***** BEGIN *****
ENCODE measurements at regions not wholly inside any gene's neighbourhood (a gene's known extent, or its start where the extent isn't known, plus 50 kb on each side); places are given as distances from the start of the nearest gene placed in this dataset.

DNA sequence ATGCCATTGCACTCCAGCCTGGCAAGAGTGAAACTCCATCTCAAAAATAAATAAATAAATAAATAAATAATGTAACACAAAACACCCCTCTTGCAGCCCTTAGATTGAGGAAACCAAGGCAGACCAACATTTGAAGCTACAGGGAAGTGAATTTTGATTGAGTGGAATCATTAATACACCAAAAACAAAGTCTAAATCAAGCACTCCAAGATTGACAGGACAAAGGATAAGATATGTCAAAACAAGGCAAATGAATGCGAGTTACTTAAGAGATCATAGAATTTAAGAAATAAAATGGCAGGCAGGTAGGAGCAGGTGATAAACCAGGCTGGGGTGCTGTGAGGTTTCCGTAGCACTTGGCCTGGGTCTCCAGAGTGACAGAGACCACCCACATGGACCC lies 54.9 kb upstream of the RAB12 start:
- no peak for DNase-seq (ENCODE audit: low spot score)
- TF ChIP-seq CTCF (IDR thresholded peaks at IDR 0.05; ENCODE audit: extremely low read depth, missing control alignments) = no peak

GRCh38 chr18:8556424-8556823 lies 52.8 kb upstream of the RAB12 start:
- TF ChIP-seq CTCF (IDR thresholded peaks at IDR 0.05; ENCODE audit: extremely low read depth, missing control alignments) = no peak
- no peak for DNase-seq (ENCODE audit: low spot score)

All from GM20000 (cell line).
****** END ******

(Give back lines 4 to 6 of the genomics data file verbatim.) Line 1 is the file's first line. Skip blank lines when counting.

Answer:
- TF ChIP-seq CTCF (IDR thresholded peaks at IDR 0.05; ENCODE audit: extremely low read depth, missing control alignments) = no peak

GRCh38 chr18:8556424-8556823 lies 52.8 kb upstream of the RAB12 start:
- TF ChIP-seq CTCF (IDR thresholded peaks at IDR 0.05; ENCODE audit: extremely low read depth, missing control alignments) = no peak